For sin pays a wage, and the wage is death. Romans 6 v23
Mistakes have a price. You can if you like think of this as a kind of divine punishment, but it’s more helpful simply to accept that this is how the world is. There’s little of justice in it; sometimes we err in ignorance and still pay a price, and sometimes we err and benefit from our error; the rain falls upon the just and unjust alike. Paying the price may not be immediate; it can be quite a while after you leave the pathway before you know you’re on the wrong track or fall into the ditch. What’s more, it is often our successors who must pay the price for our mistakes, unto the third and fourth generations; I’m afraid the ancient saying that ‘The fathers have eaten sour grapes and the children’s teeth are set on edge’ is all too true, even if the blame remains with the fathers. But none of that invalidates the general truth: mistakes have a price, especially if they are repeated. We need to take care, and that means basing our actions on sound principles, on having the right values. But how are we to know what is sound and right? To some extent we can learn from our own experiences, but a human life is too short to learn all we might wish we had known when we started to make decisions that affected the pattern of our lives. Like it or not, we have to learn from history, whether we simply accept what the tradition tells us or, more reliably, whether we try to understand how our predecessors came to learn the lessons we can profit from. Our predecessors in the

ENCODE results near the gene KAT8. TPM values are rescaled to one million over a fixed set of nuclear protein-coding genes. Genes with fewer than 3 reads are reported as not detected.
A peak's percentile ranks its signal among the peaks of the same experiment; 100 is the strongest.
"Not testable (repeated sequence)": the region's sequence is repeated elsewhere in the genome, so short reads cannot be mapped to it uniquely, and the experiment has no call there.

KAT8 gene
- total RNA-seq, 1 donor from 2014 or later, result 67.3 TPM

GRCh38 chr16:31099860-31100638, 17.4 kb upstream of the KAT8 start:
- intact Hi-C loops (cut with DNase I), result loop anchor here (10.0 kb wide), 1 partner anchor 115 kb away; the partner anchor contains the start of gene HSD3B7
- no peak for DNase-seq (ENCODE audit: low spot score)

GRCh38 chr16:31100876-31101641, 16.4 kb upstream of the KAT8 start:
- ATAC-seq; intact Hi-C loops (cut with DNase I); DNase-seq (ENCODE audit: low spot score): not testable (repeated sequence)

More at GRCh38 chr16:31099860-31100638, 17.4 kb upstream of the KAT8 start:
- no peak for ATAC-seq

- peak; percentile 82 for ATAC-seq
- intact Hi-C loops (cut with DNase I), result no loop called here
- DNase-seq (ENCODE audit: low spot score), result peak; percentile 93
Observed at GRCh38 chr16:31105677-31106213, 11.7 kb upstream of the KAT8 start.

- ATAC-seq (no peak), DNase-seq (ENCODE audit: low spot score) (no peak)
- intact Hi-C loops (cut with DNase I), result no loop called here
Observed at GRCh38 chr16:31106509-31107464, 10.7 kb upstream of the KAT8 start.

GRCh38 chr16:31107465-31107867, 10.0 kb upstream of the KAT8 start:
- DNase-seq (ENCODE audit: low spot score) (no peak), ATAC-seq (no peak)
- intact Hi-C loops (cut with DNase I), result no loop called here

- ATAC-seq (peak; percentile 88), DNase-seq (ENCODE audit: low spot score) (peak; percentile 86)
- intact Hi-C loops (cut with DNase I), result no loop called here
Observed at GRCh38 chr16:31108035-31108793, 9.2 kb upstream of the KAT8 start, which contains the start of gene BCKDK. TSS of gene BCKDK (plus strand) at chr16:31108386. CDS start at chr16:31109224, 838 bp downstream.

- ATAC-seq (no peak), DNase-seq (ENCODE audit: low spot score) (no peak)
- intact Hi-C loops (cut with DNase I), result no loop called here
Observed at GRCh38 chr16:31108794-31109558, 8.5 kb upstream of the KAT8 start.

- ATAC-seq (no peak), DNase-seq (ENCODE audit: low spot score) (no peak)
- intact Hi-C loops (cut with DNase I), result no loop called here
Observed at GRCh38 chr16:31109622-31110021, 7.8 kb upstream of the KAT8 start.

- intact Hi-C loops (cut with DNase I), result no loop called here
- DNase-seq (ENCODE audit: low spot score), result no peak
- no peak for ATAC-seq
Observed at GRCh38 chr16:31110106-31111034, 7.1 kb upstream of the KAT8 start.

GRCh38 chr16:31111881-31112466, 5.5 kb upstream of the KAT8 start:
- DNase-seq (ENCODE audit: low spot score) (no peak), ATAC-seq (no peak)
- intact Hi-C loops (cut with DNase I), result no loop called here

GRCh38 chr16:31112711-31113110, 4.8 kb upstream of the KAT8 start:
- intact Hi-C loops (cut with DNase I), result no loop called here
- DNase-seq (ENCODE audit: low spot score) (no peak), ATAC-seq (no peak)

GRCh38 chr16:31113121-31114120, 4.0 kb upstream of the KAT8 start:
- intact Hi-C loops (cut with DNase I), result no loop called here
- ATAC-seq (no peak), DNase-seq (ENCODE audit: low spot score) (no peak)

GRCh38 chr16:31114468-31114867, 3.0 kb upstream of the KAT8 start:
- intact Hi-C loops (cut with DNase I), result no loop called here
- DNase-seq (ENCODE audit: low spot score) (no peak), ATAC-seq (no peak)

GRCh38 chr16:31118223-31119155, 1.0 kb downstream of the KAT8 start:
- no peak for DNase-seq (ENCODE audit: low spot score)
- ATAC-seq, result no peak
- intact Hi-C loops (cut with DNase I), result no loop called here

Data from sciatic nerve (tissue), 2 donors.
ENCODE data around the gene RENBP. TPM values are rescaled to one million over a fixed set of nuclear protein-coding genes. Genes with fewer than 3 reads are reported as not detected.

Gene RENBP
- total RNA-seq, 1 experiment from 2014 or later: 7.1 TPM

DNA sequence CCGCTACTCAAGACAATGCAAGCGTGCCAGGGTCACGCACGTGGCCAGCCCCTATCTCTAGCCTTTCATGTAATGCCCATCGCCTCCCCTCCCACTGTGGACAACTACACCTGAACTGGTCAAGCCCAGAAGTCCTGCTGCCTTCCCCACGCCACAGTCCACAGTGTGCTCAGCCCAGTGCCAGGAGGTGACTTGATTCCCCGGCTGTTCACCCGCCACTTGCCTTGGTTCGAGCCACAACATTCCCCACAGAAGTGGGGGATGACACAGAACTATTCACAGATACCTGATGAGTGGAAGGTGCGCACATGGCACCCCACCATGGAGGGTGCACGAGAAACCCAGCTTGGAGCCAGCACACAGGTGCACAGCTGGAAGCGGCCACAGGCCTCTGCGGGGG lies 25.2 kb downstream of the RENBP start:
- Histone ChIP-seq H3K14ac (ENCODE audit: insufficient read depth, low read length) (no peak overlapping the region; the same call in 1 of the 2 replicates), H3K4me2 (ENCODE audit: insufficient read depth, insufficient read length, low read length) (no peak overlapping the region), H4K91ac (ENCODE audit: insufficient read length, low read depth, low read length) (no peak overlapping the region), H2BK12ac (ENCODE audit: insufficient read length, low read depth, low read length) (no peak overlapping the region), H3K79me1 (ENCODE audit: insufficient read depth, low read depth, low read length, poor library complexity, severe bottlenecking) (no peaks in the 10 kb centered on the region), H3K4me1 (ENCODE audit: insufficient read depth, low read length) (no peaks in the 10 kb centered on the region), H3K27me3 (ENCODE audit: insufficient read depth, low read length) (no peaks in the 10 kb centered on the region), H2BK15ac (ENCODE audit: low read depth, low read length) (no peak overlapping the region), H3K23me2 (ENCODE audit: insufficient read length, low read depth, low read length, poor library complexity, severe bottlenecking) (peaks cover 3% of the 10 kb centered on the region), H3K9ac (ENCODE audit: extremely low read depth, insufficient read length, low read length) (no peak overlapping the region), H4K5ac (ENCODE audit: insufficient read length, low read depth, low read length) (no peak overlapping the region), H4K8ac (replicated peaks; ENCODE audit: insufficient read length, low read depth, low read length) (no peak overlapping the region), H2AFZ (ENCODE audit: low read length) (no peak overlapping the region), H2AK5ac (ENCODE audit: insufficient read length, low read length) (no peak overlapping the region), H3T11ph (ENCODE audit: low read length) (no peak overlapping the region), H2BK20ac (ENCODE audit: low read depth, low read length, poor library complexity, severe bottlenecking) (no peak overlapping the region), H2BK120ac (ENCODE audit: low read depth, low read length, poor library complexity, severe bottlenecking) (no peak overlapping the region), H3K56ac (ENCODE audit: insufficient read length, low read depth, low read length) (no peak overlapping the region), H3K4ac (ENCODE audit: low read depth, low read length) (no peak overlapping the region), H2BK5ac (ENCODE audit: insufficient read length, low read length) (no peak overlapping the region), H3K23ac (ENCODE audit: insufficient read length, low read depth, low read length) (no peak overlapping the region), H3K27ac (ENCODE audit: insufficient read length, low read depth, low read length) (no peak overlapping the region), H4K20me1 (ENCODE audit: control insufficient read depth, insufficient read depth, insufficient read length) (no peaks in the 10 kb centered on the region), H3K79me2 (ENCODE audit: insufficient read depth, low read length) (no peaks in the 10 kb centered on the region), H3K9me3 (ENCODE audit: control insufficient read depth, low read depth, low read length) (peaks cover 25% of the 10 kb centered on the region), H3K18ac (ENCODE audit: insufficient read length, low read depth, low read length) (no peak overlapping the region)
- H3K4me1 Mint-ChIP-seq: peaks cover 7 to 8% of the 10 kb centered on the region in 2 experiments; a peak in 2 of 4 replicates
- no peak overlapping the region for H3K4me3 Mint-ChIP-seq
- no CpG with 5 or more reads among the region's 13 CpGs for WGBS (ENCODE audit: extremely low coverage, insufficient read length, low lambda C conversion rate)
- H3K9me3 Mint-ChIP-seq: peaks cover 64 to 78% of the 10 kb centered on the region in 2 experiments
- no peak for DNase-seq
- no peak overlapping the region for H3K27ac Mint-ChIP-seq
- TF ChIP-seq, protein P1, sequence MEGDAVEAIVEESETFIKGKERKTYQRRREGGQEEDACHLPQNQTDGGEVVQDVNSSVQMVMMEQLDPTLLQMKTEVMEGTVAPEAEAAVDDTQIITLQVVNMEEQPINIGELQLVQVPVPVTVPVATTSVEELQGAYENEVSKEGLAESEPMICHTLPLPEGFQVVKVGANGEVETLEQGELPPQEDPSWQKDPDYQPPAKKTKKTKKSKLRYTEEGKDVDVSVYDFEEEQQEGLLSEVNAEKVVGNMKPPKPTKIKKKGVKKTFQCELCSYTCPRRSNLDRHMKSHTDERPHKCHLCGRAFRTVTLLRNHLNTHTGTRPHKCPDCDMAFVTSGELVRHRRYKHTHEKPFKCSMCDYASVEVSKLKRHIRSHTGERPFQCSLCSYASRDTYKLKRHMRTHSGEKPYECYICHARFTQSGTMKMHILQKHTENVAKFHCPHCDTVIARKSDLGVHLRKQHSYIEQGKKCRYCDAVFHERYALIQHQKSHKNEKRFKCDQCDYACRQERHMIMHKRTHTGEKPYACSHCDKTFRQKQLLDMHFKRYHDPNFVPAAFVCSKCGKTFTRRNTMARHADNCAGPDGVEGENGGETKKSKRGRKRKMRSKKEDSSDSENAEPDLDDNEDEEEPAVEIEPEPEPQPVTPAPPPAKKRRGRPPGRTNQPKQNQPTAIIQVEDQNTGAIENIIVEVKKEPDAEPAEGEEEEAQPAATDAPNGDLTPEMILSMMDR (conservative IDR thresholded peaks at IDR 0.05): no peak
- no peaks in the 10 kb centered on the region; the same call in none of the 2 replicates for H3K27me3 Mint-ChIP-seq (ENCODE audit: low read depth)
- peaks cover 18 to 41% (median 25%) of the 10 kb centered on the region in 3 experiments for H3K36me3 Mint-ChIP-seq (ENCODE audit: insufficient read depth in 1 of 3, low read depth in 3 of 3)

Judeo-Christian-Western tradition have identified three supreme values: Awe, and Love, and Truth. When we forget them there is a price to be paid, whether it is paid now or later, by us or by our successors.
Awe comes easily to us as children, to whom every day brings some new wonder to marvel at. As we grow up, familiarity with what is truly wonderful can lead us to lose our ability to wonder; that impoverishes us, but, much worse, it can lead to a kind of contempt. It is that contempt that will exact a price. Indeed it is already exacting a price. For environmental degradation and climate change have been made possible only by our coming to have contempt for the world around us; as a society, we have lost our proper sense of Awe in the presence of the bounty of nature. We have also lost our sense of Awe at being just one soon-gone generation in the long succession of generations stretching from the ancient past into the unknown future; we let our wants count for infinitely more than the needs of our successors, who will have to pay the price for our loss of Awe. You might identify the problem as unbridled greed, but that’s only one of the undesirable results of losing Awe. You might identify the problem as progress, but there is nothing wrong with progress so long as we make it without losing our sense of Awe. You might identify the problem as a lack of religion, but it is because religion speaks of Awe that its decline matters here. Take the sandals from off your feet for the ground on which you stand is holy ground.